- How old is the young thing?
- About 25.
- And? A good-looker?
- Well endowed.
- Chef.
- Thanks, Ingrid.
- Emma, give me that funnel down there.
- Chef.
There. Here we go.
- What are you doing?
- Nothing, it's for on Facebook.
- No, it's not for on Facebook!
- Pascaline...
- But it's really funny, Dad.
- It isn't funny at all.
You were right, sir. I apologise.
The Chef would like to offer you
this Paulliac 2008 for the same price.
He's already tried it himself
and says it's excellent.
- Indeed. Excellent.
- Thank you.
- Yes?
- I'm Sylvia.
- You... You are Sylvia?
- Yes.
- May I sit down?
- Um, yes. Yes.
Thank you.
- Excuse me, I...
- It's nice here.
- Yes... Yes, I often come here.
- Do you?
- With other women?
- No, at lunchtime.
Lunch costs 19 euros.
Soup, main course and coffee.
Without coffee. Coffee...
Coffee is... is extra.
- That's interesting.
- Yes...
Excuse me a moment.
Here you are.
There you go.
The first course this evening is
oyster gratin with spinach
and a champagne sauce.
Enjoy it.
May I ask you something? I...
I don't want to be rude
or anything, but...
Did you lose someone recently,
Because you're dressed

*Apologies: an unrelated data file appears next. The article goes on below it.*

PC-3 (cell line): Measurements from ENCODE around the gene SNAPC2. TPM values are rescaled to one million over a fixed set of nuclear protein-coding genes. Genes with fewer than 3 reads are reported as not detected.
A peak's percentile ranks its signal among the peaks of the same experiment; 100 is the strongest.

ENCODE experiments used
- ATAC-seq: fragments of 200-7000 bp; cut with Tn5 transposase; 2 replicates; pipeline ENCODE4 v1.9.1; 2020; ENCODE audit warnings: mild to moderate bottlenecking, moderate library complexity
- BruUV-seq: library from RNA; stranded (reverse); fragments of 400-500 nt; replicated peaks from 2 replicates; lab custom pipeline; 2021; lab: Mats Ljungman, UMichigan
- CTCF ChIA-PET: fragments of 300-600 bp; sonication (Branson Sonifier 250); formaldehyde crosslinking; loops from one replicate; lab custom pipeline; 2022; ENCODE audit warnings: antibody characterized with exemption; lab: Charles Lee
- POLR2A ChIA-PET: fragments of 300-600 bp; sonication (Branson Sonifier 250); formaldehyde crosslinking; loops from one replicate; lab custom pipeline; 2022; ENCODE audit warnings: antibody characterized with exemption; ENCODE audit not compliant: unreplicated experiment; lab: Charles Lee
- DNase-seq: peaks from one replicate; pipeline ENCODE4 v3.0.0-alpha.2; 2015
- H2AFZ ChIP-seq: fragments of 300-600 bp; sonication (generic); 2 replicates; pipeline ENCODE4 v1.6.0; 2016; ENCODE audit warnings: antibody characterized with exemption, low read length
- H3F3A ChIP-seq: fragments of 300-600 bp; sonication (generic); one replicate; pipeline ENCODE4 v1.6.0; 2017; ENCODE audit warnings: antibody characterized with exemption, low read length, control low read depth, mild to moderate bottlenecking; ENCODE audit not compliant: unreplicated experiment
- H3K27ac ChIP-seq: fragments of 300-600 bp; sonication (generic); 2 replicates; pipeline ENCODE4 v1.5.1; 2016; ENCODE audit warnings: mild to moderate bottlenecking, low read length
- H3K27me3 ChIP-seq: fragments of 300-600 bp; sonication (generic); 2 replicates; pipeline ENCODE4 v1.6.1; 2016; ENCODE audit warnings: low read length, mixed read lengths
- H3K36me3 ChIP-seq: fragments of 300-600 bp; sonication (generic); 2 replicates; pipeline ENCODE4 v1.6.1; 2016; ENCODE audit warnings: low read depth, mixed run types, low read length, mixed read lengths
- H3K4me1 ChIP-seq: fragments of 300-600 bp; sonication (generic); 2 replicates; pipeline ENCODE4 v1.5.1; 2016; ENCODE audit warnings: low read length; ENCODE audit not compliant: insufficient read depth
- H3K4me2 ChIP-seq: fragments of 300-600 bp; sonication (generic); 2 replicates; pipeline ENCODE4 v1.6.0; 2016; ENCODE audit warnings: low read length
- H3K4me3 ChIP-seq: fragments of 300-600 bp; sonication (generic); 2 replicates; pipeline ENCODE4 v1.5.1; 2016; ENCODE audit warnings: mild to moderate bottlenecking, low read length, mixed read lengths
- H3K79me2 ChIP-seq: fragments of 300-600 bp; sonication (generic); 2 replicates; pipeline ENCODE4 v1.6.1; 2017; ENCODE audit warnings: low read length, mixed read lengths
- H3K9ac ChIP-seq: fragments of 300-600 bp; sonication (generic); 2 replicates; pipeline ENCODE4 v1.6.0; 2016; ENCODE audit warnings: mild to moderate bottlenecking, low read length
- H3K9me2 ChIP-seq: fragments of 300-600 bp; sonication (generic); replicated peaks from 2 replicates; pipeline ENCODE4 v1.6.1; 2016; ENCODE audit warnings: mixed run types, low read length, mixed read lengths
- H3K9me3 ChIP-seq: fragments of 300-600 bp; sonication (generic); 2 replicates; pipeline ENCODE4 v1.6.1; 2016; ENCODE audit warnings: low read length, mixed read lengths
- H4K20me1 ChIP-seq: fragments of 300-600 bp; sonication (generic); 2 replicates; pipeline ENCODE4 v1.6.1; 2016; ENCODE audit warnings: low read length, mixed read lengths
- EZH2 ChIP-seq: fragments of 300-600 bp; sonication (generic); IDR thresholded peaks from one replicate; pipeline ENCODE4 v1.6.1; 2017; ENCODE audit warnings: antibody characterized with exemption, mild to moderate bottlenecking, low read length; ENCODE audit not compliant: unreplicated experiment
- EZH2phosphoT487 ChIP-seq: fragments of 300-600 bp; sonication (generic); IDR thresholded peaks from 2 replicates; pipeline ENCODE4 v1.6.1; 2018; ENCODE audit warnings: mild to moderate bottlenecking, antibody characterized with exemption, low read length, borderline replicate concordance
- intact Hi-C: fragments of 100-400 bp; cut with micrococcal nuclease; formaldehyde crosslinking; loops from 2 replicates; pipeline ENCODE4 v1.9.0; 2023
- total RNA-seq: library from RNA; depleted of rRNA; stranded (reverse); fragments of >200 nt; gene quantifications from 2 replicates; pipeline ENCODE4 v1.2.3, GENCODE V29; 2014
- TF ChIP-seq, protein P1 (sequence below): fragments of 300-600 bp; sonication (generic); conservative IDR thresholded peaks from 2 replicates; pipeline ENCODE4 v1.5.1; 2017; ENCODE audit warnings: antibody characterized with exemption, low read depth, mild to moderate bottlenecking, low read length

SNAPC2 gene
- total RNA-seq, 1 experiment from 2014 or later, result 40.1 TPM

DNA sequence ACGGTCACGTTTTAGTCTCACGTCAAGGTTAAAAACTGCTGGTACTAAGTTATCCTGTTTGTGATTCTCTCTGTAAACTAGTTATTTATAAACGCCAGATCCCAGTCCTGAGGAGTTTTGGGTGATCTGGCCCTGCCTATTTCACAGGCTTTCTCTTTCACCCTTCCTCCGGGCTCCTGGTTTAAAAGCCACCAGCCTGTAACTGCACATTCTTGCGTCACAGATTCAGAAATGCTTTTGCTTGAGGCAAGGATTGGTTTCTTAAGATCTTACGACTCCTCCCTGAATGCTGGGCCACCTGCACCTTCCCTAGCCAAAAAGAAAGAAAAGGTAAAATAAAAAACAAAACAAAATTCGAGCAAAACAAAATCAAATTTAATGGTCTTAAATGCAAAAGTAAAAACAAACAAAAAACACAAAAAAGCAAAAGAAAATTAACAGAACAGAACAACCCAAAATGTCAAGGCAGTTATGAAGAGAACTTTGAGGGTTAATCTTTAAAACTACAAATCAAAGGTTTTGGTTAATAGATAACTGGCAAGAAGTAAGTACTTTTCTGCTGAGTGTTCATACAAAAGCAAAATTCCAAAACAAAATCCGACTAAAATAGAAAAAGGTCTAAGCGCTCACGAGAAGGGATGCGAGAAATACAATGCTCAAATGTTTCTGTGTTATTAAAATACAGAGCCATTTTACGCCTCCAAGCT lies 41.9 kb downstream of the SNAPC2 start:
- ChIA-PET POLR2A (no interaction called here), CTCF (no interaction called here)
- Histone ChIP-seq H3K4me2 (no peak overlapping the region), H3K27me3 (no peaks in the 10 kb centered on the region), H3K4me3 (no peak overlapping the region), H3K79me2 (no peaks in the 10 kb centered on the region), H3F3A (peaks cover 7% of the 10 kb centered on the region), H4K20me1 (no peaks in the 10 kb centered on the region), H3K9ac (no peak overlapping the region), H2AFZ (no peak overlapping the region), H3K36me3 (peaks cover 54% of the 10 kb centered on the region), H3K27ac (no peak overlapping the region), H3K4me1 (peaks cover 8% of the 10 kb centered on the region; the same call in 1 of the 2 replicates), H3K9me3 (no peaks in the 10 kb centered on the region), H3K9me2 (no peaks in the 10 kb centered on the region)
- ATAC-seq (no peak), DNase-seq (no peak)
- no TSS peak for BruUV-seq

all in black, I thought...
Yes, my husband.
- Cancer?
- No.
- Tanya?
- My best friend. At least, she was.
The number of bloody times
I saved her arse
and what do I get in return?
She steals my guy. Fuckin' bitch.
That's... You hear that a lot lately...
a best friend
who goes behind your back and...
Very nice. But rich.
Have you eaten all that cheese sauce?
What's the matter with her?
Maybe she's not having
a good day today.
I reckon... I reckon she needs
a major service.
You can see that, of course.
- You've got an eighth sense.
- Of course.
Why don't you tell her?
How's that for an idea?
'I can see you need a major service
and I'm a mechanic. '
- I was only joking, Roos.
- Go on, tell her.
- What are you doing, Roos?
- Don't be so modest.
Your body, your muscles. Then you didn't
spend hours at the gym for nothing.
- Yes?
- Yes... Go on.
- Well, that was...
- Apparently you need...
- That green was spinach, wasn't it?
- Yes.